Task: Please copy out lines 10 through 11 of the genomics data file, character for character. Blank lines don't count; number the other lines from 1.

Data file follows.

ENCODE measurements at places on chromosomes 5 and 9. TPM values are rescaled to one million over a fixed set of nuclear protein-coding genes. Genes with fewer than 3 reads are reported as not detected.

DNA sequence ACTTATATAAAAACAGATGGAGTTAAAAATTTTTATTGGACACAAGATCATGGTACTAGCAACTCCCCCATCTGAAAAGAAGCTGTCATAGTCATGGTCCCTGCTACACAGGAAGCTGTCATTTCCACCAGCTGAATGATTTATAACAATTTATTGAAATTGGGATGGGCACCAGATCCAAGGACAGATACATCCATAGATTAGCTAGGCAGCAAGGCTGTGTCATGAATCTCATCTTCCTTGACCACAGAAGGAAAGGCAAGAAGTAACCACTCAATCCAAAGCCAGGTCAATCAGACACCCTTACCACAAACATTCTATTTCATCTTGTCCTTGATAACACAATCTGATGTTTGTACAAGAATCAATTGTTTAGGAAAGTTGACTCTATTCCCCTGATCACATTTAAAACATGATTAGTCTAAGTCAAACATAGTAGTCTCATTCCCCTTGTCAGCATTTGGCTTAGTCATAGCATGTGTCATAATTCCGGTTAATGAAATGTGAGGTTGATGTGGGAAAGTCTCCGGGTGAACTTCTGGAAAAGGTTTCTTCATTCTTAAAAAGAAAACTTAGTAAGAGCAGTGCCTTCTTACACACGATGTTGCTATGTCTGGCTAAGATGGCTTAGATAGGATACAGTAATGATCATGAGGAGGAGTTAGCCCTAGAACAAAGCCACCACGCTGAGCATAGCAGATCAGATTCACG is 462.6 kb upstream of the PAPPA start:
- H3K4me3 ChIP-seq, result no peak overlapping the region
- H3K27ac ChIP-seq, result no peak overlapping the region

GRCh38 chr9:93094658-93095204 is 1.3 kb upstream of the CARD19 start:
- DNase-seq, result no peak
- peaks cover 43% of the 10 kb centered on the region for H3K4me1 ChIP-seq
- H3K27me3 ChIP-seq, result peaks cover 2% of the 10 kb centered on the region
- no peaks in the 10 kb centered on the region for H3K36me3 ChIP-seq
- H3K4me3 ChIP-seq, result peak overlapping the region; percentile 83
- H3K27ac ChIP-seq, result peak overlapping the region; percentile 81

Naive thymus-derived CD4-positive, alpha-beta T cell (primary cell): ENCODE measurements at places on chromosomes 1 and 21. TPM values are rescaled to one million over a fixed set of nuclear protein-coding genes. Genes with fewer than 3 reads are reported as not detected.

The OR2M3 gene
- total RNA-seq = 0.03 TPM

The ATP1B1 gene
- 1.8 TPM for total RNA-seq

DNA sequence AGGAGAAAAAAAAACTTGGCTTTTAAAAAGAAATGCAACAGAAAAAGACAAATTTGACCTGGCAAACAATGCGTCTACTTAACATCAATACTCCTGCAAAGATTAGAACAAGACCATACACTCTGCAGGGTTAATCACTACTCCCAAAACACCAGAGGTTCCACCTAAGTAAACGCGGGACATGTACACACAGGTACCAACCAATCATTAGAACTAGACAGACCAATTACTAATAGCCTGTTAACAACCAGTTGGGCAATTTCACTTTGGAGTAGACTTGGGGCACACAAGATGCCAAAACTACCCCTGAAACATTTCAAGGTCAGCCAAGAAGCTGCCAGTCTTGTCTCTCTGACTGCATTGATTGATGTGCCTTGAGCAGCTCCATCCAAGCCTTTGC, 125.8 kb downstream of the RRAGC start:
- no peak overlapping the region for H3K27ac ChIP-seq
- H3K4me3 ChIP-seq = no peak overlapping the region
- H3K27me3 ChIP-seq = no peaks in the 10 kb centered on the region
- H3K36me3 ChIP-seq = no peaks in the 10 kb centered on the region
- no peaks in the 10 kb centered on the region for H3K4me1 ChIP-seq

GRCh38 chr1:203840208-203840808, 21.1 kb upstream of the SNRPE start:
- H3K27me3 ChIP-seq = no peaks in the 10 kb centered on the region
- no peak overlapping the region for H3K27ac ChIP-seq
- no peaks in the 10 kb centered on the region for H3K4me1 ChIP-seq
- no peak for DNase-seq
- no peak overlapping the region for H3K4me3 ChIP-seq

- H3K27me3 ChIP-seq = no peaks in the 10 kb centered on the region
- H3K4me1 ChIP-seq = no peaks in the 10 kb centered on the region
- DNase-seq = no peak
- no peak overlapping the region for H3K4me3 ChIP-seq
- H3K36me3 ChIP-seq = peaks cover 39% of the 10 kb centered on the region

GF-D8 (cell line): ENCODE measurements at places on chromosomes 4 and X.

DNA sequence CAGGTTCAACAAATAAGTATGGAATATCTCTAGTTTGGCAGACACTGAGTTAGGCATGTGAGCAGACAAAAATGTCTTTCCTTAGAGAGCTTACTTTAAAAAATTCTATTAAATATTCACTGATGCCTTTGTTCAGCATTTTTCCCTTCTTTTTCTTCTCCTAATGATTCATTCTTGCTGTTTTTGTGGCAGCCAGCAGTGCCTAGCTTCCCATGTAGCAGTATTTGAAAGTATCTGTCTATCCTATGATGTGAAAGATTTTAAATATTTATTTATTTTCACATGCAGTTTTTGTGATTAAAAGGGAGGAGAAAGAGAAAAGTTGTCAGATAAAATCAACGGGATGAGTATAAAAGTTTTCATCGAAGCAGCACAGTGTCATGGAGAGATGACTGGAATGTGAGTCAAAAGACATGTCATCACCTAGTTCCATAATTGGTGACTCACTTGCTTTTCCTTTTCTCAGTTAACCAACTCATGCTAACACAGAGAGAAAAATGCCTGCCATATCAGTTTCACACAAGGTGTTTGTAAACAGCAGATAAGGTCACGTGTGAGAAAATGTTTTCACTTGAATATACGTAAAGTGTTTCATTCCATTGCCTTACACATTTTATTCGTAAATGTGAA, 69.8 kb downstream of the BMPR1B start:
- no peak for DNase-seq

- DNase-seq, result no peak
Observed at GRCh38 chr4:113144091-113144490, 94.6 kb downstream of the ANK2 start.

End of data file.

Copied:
- H3K4me3 ChIP-seq, result peak overlapping the region; percentile 83
- H3K27ac ChIP-seq, result peak overlapping the region; percentile 81